Yesterday we discussed Part 4 of “God’s Authority Over Every Area of Our Lives” from The Kingdom Agenda by Dr. Tony Evans, and the chapter entitled “The Authority of the Kingdom Agenda“. We are continuing that study today. What follows are excerpts from his book in the chapter The Authority of the Kingdom Agenda.
The Government’s Respect to Biblical Authority:
A final way that God’s kingdom agenda is established is by the culture’s respect for biblical authority. God’s Word forms the standard not only for personal righteousness, but also for national obedience.
Proverbs 14:34 says, “Righteousness exalts a nation, but sin is a disgrace to any people.” Even non-Christian cultures can be a nice place to live if they’re operating by righteous principles. That doesn’t mean every government leader has to be a Christian. That will never happen. That’s why I used the word “respect” for this section instead of commitment. A non-Christian government will not be committed to God’s Word. But there are certain principles God has established that will benefit a society if they are followed, even if the leaders don’t know God.
Paul told us in 1 Timothy 2:2 to pray for our leaders and those in authority “so that we may lead a tranquil and quiet life in all godliness and dignity.” We need to pray that leaders will become sensitive to God’s way of doing things, because a culture can be a reasonable place to live if it is informed by biblical principles.
The Bible says that God sets up and deposes kings (see Daniel 2:21). David said, “I will also speak of Your testimonies before kings” (Psalm 119:46). David knew that society must run by God’s rules. In fact, Deuteronomy 17:19 says that the king of Israel was required to read God’s Word each and every day. A nation is going to stand or fall based on whether God’s rules have permeated the culture.
That’s why our public education system is in trouble. It is trying to do the impossible—impart information without ethics. You cannot have a separation between information and ethics, because if people do not have moral guidelines by which to measure the data, they will create their own guidelines and inject them into the curriculum.
The issue is never teaching morality versus teaching no morality, but whose morality will be taught. The schools as a whole used to teach God’s morality. That’s why there used to be a time when the Ten Commandments were posted on the school wall. It was in recognition of the fact that there were basic rules of life to be honored, rules that acknowledged God’s view of life.
But governments are not merely supposed to acknowledge God’s principles for life. Even though many don’t know it, our governmental leaders are also religious leaders. A politician may toss God’s name into the discussion every now and then to get a vote, but that’s not what I mean by saying governmental leaders are religious leaders. And I don’t mean that they are supposed to try to take over the church or anything like that. I’m talking about Paul’s statement in Romans 13:4 that governmental authority is “a minister of God to you for good.” The Greek word for “minister” is a religious term. It means “one who acts on God’s behalf.” So although leaders serve in the civil realm, they are still God’s ministers.
That is, our leaders are to uphold and carry out God’s standard in the civil arena. For instance, the Bible forbids murder. When a murder is committed, a minister, in this case called a judge, must impose appropriate punishment on the murderer. Whether or not the judge acknowledges it, the rule being imposed—“You shall not murder”—is God’s rule. The reason He gave it is that we are made in His image. So when a person commits murder, he has in reality attacked God. When that happens, God has His ministers act on His behalf in punishing the offender. Judges may not even realize they are acting as God’s ministers when they impose a sentence for a crime such as murder, but the Bible says that’s what they are doing.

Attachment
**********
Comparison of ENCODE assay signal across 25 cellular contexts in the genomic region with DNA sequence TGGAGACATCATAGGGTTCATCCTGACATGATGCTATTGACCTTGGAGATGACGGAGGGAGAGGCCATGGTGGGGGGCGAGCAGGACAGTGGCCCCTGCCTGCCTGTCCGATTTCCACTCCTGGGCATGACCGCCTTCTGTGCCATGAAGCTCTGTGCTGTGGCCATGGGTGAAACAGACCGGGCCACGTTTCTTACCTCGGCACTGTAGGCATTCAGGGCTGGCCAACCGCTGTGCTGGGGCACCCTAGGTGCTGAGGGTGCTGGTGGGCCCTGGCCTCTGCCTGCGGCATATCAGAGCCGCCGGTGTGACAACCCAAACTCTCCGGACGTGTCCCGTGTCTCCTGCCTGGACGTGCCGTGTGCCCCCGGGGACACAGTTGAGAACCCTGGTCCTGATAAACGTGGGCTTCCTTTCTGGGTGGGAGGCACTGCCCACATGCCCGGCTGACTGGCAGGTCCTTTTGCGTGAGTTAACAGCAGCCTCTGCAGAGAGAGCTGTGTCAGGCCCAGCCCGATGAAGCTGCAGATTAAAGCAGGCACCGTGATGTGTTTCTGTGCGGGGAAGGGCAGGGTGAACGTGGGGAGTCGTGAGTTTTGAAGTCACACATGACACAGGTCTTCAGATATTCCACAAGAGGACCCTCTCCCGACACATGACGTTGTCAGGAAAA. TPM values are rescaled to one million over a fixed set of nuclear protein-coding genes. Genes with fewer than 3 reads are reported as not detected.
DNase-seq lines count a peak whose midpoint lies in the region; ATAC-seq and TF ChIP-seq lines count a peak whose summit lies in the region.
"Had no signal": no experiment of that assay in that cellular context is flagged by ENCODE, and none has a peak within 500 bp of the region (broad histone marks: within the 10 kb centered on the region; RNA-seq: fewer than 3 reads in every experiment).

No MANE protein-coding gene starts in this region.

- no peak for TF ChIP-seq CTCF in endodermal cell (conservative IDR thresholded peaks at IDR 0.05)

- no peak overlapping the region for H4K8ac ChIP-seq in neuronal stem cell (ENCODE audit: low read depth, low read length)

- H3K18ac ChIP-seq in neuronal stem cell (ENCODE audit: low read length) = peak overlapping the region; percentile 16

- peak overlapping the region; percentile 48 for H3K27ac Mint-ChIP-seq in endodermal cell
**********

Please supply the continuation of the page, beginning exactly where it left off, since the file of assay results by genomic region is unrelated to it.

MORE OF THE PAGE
Another way rulers respect biblical authority and rule according to God’s guidelines is by deterring evil. Men must fear judgment if their evil inclinations are to be kept in check. Romans 13:3 implies that officials must be able to distinguish between good and evil so they can punish the evil and reward the good. But there’s only one way we can know the difference between good and evil. There must be a universal standard (see tomorrow’s post for more about this). Otherwise we’re lost, because what is good and right to one person may not be good to another person. We need a standard that will govern everybody. And since government belongs to God, it can only operate properly when it functions according to God’s forever standard, His Word.
This is where our culture is so schizophrenic. While so many are busy trying to drive God and biblical principles out of the public arena, our culture’s laws are still, for the most part, based on a biblical frame of reference. However, many times our public officials wind up rewarding evil and punishing or ignoring what is good. America at the beginning of the twenty-first century is a classic example of what happens in a society that rejects God’s rules and tries to live by man’s rules.
The result is moral and spiritual chaos. We have to live by God’s Book, because if we don’t, we’ll live by somebody else’s book. And you and I won’t like the results. When governments operate under the theocratic rule of God by reflecting biblical principles, they will begin to reflect His already existing rule to their citizens. Citizens will either be ruled by the Word of God, or by the word of men seeking to imitate God.